Future Models - Ford
Detroit show: Big three visions
Straight from the USA: Ford Tonka (top) dwarfs all for size, while the Chrysler Pacifica (bottom left) and Pontiac Solstice (bottom right with GM executive Bob Lutz driving) come from different directions.
Ford, GM and Chrysler take different approaches to the their biggest day of the year
8 January 2002
MOTOWN'S three traditional heavy hitters, Ford, General Motors and Chrysler, presented Detroit motor show goers with three very different approaches to showcasing their future wares this year.
While GM's new product guru and second-in-charge Bob Lutz pulled the covers off three striking new, innovative lifestyle concepts - not one of them a Sports Utility Vehicle - and Chrysler revealed what it described as "the next great segment buster", Ford was busy unveiling the "mutha" of all pick-up trucks.
Undoubtedly aimed at domestic consumption, they are nevertheless a fascinating insight into the designing futures of America's big three.
Ford F350 Tonka truck
The ultimate expression of the American obsession with trucks is Ford's Mighty F-350 Tonka concept, a super-duty pickup with dual 22-inch rear wheels, suspension seating and powertool-sized switches, plus deployable running boards and air suspension with "kneeling" function to assist entry/exit.
Tonka isn't all for show, however. It heralds important next-generation diesel technology for Ford, packing a 6.0-litre turbo-diesel V8 with 32 valves. Called the Power Stroke Super-600 concept, the new engine produces around 270kW and will eventually replace Ford's current 7.3-litre turbo-diesel V8.
Chevrolet Bel Air convertible
A front-engined, rear-drive two-door convertible, the Bel Air is faithful to the iconic Chevrolets of the 1950s. Interior design cues of the original are rife within, including bench seats, twin-element instrument panel and steering column-mounted gearshift.
It's propelled by a Vortec 3500 turbocharged five-cylinder concept engine based on the inline engine family found in GM's mid-size off-roaders.
Cadillac Cien supercar
Described as glimpse at what a future halo car for Cadillac could be, the exotic, carbon-fibre-framed Cien is also a reminder of Cadillac's 2002 centennial celebration ("cien" meaning 100 in Spanish).
Cien's new all-alloy 7.5-litre DOHC V12 concept engine produces around 570kW and is visible, Ferrari-style, through the car's rear window.
Pontiac Solstice roadster
The Solstice roadster, which was also shown in coupe guise at Detroit, is a lightweight, two-seater convertible with a turbocharged 2.2-litre engine producing around 165kW.
"Many manufacturers develop roadsters to add youth to their lineup, but then they wind up coming to market with a $50,000-plus pricetag," said Mr Lutz.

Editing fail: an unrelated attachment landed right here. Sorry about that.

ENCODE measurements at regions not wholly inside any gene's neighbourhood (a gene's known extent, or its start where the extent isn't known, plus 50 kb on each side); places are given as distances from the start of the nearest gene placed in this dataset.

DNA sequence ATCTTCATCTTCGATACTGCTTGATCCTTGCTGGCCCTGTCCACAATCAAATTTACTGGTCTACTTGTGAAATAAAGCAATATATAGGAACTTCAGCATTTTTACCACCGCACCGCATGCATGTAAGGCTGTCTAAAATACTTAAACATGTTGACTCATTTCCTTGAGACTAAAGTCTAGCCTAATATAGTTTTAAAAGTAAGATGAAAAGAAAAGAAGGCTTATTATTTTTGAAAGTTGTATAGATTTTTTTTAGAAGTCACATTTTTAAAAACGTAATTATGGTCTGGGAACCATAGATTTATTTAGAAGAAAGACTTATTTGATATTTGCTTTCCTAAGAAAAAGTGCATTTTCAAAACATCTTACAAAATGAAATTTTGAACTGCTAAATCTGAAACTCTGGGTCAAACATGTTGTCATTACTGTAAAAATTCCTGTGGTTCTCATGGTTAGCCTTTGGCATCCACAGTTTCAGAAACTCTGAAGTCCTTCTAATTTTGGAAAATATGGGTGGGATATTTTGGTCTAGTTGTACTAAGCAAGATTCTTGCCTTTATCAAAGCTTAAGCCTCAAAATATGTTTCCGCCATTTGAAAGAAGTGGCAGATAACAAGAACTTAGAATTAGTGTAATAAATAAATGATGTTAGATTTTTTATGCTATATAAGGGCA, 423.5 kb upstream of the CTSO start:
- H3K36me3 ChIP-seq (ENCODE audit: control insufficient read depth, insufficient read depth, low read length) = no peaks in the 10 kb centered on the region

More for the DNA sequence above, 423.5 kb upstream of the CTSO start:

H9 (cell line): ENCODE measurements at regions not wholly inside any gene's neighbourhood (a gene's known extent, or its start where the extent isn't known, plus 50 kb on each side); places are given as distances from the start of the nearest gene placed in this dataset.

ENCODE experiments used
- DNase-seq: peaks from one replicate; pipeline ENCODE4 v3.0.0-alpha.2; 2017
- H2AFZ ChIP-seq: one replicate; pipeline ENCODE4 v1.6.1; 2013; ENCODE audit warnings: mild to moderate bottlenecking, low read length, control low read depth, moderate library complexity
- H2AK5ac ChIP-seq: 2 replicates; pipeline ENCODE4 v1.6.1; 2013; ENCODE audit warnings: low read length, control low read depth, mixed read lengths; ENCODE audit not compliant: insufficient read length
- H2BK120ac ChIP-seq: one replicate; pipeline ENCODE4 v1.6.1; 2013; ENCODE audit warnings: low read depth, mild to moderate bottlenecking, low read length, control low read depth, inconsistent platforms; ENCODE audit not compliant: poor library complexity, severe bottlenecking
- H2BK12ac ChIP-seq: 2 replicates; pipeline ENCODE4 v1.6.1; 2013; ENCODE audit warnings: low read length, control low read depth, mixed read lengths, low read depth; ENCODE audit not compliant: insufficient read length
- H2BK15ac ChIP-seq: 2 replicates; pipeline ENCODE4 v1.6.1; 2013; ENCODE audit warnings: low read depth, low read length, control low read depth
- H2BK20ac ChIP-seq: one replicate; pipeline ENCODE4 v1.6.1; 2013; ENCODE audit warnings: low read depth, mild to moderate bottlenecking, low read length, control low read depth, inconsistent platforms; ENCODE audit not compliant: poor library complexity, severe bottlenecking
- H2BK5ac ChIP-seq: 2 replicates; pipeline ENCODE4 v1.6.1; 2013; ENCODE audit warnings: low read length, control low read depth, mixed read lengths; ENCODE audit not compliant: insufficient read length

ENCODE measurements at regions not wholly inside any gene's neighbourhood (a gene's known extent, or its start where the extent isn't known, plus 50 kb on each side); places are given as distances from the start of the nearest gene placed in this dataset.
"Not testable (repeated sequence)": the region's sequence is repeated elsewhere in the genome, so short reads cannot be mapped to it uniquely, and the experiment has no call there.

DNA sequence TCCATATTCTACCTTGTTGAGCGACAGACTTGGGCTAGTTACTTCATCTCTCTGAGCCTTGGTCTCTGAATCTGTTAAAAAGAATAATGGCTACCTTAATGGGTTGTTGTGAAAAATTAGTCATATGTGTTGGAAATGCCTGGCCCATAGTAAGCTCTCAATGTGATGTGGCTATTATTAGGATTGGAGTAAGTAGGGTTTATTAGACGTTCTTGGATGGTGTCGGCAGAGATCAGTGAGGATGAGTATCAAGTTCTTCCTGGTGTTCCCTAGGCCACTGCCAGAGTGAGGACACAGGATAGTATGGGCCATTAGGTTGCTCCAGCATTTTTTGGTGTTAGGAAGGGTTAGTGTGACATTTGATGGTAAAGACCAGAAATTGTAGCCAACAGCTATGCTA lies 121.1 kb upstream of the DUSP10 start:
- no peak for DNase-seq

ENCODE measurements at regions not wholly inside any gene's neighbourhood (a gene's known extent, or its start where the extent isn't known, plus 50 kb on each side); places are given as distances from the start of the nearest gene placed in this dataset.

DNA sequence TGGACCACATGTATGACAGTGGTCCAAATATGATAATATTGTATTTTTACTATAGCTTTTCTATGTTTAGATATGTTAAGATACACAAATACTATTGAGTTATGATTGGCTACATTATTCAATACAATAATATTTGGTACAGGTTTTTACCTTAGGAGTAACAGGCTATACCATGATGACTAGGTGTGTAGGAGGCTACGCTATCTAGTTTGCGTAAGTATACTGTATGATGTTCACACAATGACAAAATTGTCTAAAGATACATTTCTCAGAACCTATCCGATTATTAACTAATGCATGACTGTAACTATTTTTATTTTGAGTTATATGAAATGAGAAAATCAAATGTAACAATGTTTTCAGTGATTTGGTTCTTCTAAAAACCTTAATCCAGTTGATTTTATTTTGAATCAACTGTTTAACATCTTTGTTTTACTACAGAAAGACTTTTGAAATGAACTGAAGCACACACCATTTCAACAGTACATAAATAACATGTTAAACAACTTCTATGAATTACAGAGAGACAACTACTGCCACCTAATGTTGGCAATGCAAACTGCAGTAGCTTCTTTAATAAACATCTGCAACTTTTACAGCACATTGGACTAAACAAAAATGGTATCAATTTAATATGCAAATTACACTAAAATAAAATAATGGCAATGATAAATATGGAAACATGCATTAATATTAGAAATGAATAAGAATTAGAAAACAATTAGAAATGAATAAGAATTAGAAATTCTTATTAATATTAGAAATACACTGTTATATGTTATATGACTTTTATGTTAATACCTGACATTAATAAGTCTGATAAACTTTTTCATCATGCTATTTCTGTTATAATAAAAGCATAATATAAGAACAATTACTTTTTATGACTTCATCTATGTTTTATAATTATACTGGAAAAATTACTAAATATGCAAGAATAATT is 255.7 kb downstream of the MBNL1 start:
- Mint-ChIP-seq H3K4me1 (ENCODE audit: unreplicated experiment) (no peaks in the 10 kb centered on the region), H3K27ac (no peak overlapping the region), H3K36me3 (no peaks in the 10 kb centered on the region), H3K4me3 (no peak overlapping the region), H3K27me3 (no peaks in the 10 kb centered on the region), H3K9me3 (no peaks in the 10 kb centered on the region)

"This concept delivers the classic roadster formula but it would be targeted at less than half that cost. The secret is that all of the major components currently exist in volume on the GM shelf.
"That enabled us to build a true roadster - in terms of performance and design - that young buyers can actually afford. The Pontiac roadster is a result of the capability, the can-do spirit of this company," concluded Mr Lutz.
The third US manufacturer reserved all its initial Detroit hype for the Pacifica concept, a vehicle Chrysler calls a sports tourer. Due to go on sale in the US in 2003 as a 2004 model, its combination of low step-in height, first-class seating, three rows of seats and car-like handling make it unlike any other vehicle, says Chrysler.
Powered by a 3.5-litre engine with all-wheel drive, plus side curtain airbags for all three rows, the Pacifica won't be sold Down Under, according to Chrysler Australia managing director Judith Wheeler, due to a lack of demand from other right-hand drive markets, most notably the UK due to its large size.
The Chrysler Group followed up the Pacifica 24 hours later with a group of concepts aimed at the youth generation, including the Compass.
This is a two-door sport-utility vehicle based on the new Jeep Liberty platform. Inspired by rally cars and the Jeepster concept shown at Detroit in 1998, the Compass features Jeep styling cues, such as the trapezoidal wheel openings and seven-slot grille.
"The Compass is designed to extend the brand to non-Jeep buyers who are into the Jeep mystique," said Chrysler Group styling boss Trevor Creed.
Named after the Razor scooter for its minimalist design, the Dodge Razor is a sports car in the vein of European offerings of the early 1960s.
The light-weight, rear-drive Razor is powered by a 2.4-liter, four-cylinder, turbocharged engine that produces around 190kW. One thing it doesn't have is a radio, because young buyers tend to rip out the factory-installed radio to put in their own sound systems.
Dodge M 80
The M 80 is designed to be a small, affordable, four-wheel-drive pickup truck that offers "surf to sun" capability for young people.
Built on the Dodge Dakota platform, the M 80, named after the firecracker, is equipped with a 3.7-liter V6 engine and five-speed manual transmission. It is outfitted with a five-foot bed and loads of storage compartments. Its exterior is aggressive with an imposing grille.
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